1200 Getty Center Drive, Los Angeles
+1 310 440 7300

I can’t tell you anything about the art housed here because I never went inside – it’s mostly pre-20th-century European paintings, drawings, illuminated manuscripts, sculpture and decorative arts  – which just isn’t really my thing. But it doesn’t matter because a visit here is MUCH more about the the gardens, the buildings (by Richard Meier) and the staggering views of LA . We opted out of the trolley ride from the main entrance area up to the museum, and walked through the sculpture gardens up the hill (it’s about a ¾ mile walk) to the museum instead, where we spent countless hours wandering through the exterior, looking at the view and just enjoying the day. The trolley is a fun ride, though, so we took it back down.  Next time I vow to go inside to see some of the art, but either way this is really a don’t miss

189 The Grove Drive, Los Angeles
+1 323 900 8080

The Grove is something of an enigma to me: it’s basically a giant outdoor mall that looks like the Disney Land of shopping (35 stores, 10 restaurants, 8 snack shops and a movie theater). But people in LA LOVE The Grove! And I have to admit, that while I may not understand it, I loved it, too. The movie theater is the most glamorous I’ve ever seen with plush carpeting and vintage sconces and chandeliers, and while the shopping is pretty mainstream, it’s still shopping, so there’s that. And The Farmer’s Market, which is attached (less of a Farmer’s Market, more of an outdoor food hall) has some great options for terrific food, too.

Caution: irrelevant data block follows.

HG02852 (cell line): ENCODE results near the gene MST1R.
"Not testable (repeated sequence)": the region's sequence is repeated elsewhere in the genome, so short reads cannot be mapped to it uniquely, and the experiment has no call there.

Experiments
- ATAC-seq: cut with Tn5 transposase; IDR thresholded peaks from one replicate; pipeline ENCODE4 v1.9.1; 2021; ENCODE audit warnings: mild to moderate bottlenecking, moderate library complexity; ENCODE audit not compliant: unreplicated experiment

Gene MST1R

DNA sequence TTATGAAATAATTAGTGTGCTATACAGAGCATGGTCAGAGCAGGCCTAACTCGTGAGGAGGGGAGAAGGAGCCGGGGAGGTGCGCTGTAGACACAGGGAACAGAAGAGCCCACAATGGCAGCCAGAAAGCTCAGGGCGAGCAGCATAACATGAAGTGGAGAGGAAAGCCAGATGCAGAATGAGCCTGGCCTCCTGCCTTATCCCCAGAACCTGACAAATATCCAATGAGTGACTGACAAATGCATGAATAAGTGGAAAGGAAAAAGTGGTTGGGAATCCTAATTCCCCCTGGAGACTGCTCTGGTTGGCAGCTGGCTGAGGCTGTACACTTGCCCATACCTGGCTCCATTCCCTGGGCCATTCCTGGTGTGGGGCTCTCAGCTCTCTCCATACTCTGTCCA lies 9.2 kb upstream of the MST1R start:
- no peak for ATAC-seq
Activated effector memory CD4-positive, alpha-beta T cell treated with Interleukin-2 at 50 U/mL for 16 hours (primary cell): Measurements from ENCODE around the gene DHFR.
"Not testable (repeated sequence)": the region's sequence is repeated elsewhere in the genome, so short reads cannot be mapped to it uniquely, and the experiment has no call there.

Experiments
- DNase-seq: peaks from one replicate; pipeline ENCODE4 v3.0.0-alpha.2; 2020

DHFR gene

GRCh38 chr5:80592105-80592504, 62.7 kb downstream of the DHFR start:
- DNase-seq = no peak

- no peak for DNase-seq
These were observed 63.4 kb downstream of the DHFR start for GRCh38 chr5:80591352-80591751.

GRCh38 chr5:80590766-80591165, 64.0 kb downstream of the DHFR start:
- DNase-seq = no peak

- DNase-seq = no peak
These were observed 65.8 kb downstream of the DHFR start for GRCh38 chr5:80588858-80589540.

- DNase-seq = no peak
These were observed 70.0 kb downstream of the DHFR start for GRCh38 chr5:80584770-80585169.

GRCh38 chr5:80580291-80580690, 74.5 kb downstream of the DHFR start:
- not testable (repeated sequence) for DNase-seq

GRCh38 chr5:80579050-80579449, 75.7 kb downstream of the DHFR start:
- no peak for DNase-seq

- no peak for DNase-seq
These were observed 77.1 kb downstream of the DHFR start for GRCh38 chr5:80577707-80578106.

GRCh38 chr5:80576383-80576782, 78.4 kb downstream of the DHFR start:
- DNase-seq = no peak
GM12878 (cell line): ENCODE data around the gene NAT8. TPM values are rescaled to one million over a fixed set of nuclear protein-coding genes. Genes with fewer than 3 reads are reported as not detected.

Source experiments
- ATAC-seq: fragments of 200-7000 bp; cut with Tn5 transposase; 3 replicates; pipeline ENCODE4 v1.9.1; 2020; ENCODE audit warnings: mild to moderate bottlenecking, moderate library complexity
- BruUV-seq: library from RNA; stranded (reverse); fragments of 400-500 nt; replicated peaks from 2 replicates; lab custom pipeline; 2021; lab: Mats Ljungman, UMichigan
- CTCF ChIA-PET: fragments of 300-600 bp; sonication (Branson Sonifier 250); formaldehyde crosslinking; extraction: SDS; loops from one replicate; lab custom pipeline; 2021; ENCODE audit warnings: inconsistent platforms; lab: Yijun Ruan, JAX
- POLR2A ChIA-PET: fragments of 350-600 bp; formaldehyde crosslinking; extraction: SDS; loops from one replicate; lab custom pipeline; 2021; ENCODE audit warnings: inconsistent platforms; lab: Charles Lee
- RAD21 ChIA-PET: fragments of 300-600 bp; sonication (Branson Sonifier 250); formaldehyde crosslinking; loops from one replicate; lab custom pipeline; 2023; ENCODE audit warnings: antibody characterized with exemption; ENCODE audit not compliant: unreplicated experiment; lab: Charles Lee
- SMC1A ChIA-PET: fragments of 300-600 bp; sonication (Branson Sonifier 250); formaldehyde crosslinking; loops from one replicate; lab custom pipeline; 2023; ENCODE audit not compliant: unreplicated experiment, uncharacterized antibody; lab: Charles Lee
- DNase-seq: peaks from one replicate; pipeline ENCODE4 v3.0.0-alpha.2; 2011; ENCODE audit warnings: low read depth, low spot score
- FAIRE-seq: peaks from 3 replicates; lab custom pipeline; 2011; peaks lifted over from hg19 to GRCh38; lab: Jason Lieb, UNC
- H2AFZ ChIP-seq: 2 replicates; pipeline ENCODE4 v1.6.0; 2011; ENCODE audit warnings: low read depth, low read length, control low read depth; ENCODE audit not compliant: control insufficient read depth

You can’t go to LA and NOT take at least one hike. A city built between mountains and the ocean, you’ll want to get some height so you can see what this place is really all about. You can google "hikes in LA" and get a ton of answers, but some of the most popular are Runyon CanyonTemescal CanyonLos Liones Trail  (there’s a great bench midway to the top with some breathtaking views) and the Beachwood Canyon Secret Stairs  that will take you as close to the Hollywood Sign as you can get.

5905 Wilshire Boulevard, Los Angeles
+1 323 857 6000

The exterior of this museum might be more beautiful than the interior, although there are some pretty spectacular views from insIde the galleries as well.

23000 Pacific Coast Highway, Malibu
+1 888 310 PIER